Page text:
Frequently asked questions
What is data science?
Billions of gigabytes of data are generated globally every day. Data science is the drive to turn this data into useful information, and to understand its powerful impact on science, society, the economy and our way of life.
The study of data science brings together researchers in computer science, mathematics, statistics, machine learning, engineering and the social sciences.
In this film we asked a range of Turing researchers, together with industry and government thinkers about what data science means to them – and why it is important to all of us.
What is artificial intelligence?
There is no accepted definition of artificial intelligence or ‘AI’ but the term is often used to describe when a machine or system performs tasks that would ordinarily require human (or other biological) brainpower to accomplish, such as making sense of spoken language, learning behaviours or solving problems. There are a wide range of such systems, but broadly speaking they consist of computers running algorithms, often drawing on data.
In popular culture artificial intelligence is often viewed as sentient machines, thinking and behaving like a human.
In reality, much AI is computers which are trained to perform tasks independently and which are already present in much of our lives. For example, there has been much publicity about the use of AI in decision-making, for example in the legal system. The AI in this example is driven by machine learning tools, which have taught a computer to make decisions based on the data presented to it.
What is machine learning?
Machine learning is a branch of artificial intelligence that allows computer systems to learn directly from examples, data and experience. The Royal Society’s recent report on machine learning provides more background.
How do data science, machine learning and artificial intelligence overlap?
- Many of the foundational tools and methods of data science underpin machine learning and artificial intelligence.
- Data science, AI and machine learning require many of the same skills in mathematical modelling, computer science, statistics, mathematics.
- They are all long-standing areas of science which have experienced a major resurgence (in the case of AI and machine learning) or emergence (in the case of data science) thanks to increases in computer power, the ability to capture and make sense of data, theoretical break-throughs, and investment.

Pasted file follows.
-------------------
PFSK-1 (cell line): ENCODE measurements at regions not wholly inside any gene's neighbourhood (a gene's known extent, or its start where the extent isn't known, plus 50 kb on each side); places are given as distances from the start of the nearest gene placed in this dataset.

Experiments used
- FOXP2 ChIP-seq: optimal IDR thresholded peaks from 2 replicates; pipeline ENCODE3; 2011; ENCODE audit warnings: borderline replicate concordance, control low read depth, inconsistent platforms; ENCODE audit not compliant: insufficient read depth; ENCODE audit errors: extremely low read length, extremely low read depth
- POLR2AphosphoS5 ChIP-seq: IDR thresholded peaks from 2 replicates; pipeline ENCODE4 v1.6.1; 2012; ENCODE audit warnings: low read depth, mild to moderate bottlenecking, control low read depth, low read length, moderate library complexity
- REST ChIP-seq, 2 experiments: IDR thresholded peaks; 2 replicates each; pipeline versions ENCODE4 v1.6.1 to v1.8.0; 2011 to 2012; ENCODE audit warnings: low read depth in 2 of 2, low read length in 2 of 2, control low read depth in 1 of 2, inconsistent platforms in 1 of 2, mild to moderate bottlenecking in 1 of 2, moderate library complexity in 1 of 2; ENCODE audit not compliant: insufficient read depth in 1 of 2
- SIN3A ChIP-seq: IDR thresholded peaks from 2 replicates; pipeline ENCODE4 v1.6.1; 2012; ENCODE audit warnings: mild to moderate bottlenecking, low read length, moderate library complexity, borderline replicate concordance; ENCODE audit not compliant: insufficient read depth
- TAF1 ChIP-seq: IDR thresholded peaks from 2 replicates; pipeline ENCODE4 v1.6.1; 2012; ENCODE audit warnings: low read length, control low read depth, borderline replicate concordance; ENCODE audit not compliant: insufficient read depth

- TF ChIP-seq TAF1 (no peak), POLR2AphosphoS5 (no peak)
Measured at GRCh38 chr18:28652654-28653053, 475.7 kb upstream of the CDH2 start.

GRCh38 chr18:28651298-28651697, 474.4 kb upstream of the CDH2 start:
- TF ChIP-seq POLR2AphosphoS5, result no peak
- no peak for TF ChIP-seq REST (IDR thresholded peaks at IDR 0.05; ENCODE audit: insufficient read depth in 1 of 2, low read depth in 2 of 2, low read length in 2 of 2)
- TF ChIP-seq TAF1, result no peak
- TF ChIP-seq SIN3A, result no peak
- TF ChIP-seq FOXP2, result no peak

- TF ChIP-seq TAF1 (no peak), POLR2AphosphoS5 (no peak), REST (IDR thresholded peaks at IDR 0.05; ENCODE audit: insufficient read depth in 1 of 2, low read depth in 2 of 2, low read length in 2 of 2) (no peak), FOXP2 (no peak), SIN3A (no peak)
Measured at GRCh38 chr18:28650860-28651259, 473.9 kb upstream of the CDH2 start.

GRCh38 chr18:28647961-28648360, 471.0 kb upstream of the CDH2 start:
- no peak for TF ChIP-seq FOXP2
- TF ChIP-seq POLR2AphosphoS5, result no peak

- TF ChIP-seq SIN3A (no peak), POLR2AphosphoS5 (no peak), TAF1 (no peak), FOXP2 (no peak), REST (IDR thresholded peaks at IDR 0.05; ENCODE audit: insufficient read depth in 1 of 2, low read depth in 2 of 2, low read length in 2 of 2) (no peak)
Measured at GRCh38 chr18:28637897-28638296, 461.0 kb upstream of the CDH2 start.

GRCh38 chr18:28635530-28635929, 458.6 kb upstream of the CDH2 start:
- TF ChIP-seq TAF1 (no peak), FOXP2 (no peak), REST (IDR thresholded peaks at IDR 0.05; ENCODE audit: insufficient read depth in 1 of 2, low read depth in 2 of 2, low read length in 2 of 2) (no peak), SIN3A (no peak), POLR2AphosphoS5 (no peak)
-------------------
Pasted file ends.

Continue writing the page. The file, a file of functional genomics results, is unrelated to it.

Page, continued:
- They are all set to have a major impact on the world we live in, and provoke important ethical and societal questions.
What research does The Alan Turing Institute undertake?
The Alan Turing Institute is interested in research which tackles the big challenges in data science with lasting effects for science, the economy and the world we live in. Core areas of our research range from data-centric engineering, high-performance computing and cyber-security, to smart cities, health, the economy, government and data ethics.
Our initial research priorities were established through a major research process undertaken in 2015/16. The research process, which involved more than 1000 individuals from a range of disciplines and backgrounds, and over 40 workshops and summits, are summarised in our Scoping Workshop report.
How will The Alan Turing Institute contribute to the debate on data ethics?
Understanding the societal implications of big data is one of The Alan Turing Institute’s key research priorities.
The members of our Data Ethics Group lead our research in this area. The group work in collaboration with the broader data science community, support public dialogue on relevant topics, and makes calls for participation in workshops and public events.
The ethical expertise concentrated in the Data Ethics Group complements a wider group of researchers in the Institute exploring issues of fairness, transparency and privacy in data science. The Fairness, Transparency and Privacy interest group, led by Turing Fellow Adrian Weller, includes experts in machine learning, security, causal inference and algorithm design. The group aims to develop new technical approaches to managing these ethical challenges, and to inform a broader discussion.
Turing Lectures by Professor Luciano Floridi, ‘Ethics in the Age of Information’, Professor Helen Margetts, ‘The Data Science of Politics’, and Ben Shneiderman, ‘Algorithmic Accountability’, provide a useful introduction to the topics around data ethics which the Turing will explore.
How can I get involved?
We run regular Turing Lectures featuring guest speakers discussing the latest trends in data science. We host workshops and seminars for researchers. Events are free and open to all. Sign up for newsletter mailing list to be kept informed.
We regularly advertise for talented researchers, students, data scientists, engineers and operations staff to join our team. We also run regular calls for Visiting Researchers and students to join the Institute and support our research. Look out for these on our Opportunities page.